Over a third of Dragons’ supporters are Baby Boomers and given their age they’re significantly less likely to have any children in the household than the average Australian. In regards to the Roy Morgan Values Segment he’s more likely to be classified as part of the Conventional Family Life (CFL) or especially the Traditional Family Life (TFL) – ‘With values centred around significant events in their personal and family lives the ‘TFL’ & ‘CFL’ Segments are motivated by similar values of security, reliability and providing better opportunities for their family’.

The quintessential Dragons supporter has some more old-fashioned views on schooling and is more likely than the average Australian to agree that ‘most secondary schools today place too little emphasis on academic achievements’, and that ‘Obedience and respect for authority are the most important virtues children should learn’. In terms of his health he ‘would like to be able to lose weight’ although he’s also more likely to agree that ‘taste is more important than ingredients’ and ‘he tends to snack throughout the day’.

He’s far more likely than average Australians to read metro newspapers during the week and also on the weekend and far more likely to read motoring, men’s lifestyle, computing, motorcycle, business, financial and airline magazines as well as newspaper inserts and far less likely to read women’s lifestyle, home & garden or music & movies magazines. He’s also more likely to be a heavy cinema goer (2+ visits in an average three months) and more likely to be a smoker than other Aussies.

Julian McCrann, Industry Communications Director, Roy Morgan, says the strong growth in support for the Sydney Roosters and other teams to play finals in 2018 highlights the importance of on field success in building a sustainable long-term supporter base:

“NRL supporter numbers are highly impacted by the success, or lack of success, of teams on the park although there is one clear exception to this rule. The Brisbane Broncos are largely immune to these pressures and despite not winning a Premiership for well over a decade are once again the most widely supported NRL club with over 1 million supporters in 2019.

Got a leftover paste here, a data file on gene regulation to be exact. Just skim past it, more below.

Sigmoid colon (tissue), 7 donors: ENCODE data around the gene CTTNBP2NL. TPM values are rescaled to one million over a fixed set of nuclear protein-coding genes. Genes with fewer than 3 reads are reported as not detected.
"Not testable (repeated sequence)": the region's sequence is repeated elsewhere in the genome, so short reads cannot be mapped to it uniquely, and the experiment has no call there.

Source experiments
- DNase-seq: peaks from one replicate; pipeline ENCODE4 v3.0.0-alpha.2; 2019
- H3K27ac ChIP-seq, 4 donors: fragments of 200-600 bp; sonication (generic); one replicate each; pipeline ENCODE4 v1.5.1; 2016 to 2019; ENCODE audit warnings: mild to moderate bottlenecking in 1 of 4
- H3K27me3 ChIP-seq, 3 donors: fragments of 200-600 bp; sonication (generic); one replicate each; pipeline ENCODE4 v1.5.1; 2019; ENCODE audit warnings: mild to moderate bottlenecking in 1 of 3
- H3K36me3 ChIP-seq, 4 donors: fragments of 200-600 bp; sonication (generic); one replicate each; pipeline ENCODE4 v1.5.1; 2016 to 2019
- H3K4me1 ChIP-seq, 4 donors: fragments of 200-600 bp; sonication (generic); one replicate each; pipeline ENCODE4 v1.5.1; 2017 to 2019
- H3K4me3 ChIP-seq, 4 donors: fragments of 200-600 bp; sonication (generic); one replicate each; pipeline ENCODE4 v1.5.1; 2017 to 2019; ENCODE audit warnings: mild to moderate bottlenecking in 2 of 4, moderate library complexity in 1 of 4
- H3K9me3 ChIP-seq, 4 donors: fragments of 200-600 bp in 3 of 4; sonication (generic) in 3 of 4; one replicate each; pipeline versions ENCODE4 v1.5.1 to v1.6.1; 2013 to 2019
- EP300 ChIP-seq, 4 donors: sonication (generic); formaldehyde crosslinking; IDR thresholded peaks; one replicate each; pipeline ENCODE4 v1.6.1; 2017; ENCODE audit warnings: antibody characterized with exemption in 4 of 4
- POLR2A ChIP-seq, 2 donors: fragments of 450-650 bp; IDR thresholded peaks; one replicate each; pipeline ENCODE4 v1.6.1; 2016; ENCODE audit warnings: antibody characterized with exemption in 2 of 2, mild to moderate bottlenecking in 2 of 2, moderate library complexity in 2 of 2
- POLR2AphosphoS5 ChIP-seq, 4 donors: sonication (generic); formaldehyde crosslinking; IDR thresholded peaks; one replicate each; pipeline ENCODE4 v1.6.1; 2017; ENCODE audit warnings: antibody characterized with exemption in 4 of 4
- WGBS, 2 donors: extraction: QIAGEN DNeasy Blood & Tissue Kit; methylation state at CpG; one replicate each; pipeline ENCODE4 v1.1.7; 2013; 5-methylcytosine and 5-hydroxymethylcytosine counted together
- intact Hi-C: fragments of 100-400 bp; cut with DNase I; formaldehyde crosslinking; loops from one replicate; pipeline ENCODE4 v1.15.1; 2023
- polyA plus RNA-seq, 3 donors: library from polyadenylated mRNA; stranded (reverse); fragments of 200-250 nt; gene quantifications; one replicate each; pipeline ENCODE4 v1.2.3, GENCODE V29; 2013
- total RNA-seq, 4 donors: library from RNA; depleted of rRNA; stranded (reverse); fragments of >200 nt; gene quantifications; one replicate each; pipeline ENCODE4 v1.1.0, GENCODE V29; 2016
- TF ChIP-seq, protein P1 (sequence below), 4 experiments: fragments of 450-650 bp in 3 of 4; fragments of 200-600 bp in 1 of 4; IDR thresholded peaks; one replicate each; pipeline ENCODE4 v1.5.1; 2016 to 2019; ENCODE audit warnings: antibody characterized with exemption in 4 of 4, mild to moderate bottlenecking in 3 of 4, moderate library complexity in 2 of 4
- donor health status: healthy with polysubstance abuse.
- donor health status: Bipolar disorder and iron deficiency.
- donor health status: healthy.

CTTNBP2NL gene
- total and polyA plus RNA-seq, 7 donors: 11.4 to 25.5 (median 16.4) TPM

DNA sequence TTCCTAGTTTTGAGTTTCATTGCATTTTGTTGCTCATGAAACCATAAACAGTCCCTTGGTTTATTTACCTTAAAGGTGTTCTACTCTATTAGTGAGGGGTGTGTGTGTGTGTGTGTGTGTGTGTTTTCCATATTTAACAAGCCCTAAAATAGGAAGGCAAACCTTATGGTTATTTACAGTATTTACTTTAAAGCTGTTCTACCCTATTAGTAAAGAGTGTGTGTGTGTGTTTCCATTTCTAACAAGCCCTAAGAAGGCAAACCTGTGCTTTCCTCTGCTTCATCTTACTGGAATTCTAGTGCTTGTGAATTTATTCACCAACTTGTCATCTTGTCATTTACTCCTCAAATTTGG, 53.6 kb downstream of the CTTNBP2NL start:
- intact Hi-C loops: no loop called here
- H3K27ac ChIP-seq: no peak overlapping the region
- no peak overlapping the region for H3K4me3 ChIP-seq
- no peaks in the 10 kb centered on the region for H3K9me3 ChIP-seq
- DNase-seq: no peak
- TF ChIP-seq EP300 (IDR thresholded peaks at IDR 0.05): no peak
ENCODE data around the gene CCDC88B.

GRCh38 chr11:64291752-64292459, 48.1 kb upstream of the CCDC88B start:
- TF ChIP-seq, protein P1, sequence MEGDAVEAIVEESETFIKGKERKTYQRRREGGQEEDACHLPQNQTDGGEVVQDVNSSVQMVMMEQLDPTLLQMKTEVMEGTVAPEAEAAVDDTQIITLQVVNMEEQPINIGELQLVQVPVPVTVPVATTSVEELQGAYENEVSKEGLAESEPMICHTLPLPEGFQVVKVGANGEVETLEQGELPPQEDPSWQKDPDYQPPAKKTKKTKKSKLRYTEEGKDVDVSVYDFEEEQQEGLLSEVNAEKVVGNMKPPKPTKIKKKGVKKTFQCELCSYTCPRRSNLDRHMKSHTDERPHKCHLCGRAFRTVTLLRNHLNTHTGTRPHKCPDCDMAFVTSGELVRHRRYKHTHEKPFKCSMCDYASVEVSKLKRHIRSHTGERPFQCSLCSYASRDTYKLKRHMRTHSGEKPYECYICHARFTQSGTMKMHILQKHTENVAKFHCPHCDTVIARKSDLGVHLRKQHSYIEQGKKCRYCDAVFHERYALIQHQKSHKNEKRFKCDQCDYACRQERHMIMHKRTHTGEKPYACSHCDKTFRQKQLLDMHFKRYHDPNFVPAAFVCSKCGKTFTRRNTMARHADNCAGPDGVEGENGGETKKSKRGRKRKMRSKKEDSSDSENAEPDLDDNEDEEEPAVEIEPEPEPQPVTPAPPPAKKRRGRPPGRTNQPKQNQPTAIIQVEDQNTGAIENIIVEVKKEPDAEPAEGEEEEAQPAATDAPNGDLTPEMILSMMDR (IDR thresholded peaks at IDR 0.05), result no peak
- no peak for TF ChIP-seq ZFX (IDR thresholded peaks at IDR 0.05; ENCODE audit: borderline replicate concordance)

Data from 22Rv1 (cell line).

“The Broncos are second only to AFL club the Sydney Swans for overall support in Australia and well ahead of NRL competition heavyweights the Melbourne Storm (873,000 supporters) and intra-state rival the North Queensland Cowboys (551,000).

“Although all three clubs have now topped the Roy Morgan NRL supporter ladder for the past four years since 2016, all three lost supporters over the past year. In particular, the drop in support for the Melbourne Storm and North Queensland Cowboys followed the retirements of two of the most exciting players in the competition – club favourites Billy Slater from the Storm and Jonathon Thurston from the Cowboys.

“The retirements of Slater and Thurston illustrate the key role that exciting players with wider name-recognition in society have in driving support to clubs in addition to the purely on-field performance of the teams. In the crowded Sydney heartland of the NRL, over which nine clubs are constantly vying for the attention of the media, the ability to stand out from the crowd with big name stars that drive on-field success as well as TV viewers and attendance at the gate is vital.

“The South Sydney Rabbitohs, which have the three high-profile ‘Burgess Brothers’ including club captain Sam, Tom and George, have built on the on-field success of the 2014 NRL Premiership to grab top spot in the Sydney basin with 426,000 supporters. Behind the Rabbitohs are St. George Illawarra Dragons (407,000) and a trio of Western suburbs clubs the Wests Tigers (396,000), Parramatta Eels (339,000) and Canterbury Bulldogs (315,000).

“Contact Roy Morgan to learn more about what types of supporters each of the 16 NRL clubs are attracting both in the stands and on TV as well as what sets these fans apart from their peers in wider society by drawing on the qualitative and quantitative data gathered by in-depth face-to-face interviews conducted with over 50,000 Australians each year in their homes.”

Overall nearly 5.4 million Australians (25.9%) support an NRL team and 7.4 million (36%) support an AFL team. Allowing for significant crossover with those who support teams in both codes just under half of Australians, 10.0 million (48.5%) support either an AFL or NRL team – or support teams from both competitions.

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About Roy Morgan

Roy Morgan is the largest independent Australian research company, with offices throughout Australia, as well as in Indonesia, the United States and the United Kingdom. A full service research organisation specialising in omnibus and syndicated data, Roy Morgan has over 70 years’ experience in collecting objective, independent information on consumers.

Margin of Error

The margin of error to be allowed for in any estimate depends mainly on the number of interviews on which it is based. Margin of error gives indications of the likely range within which estimates would be 95% likely to fall, expressed as the number of percentage points above or below the actual estimate. Allowance for design effects (such as stratification and weighting) should be made as appropriate.

Sample Size

Percentage Estimate


25% or 75%

10% or 90%

5% or 95%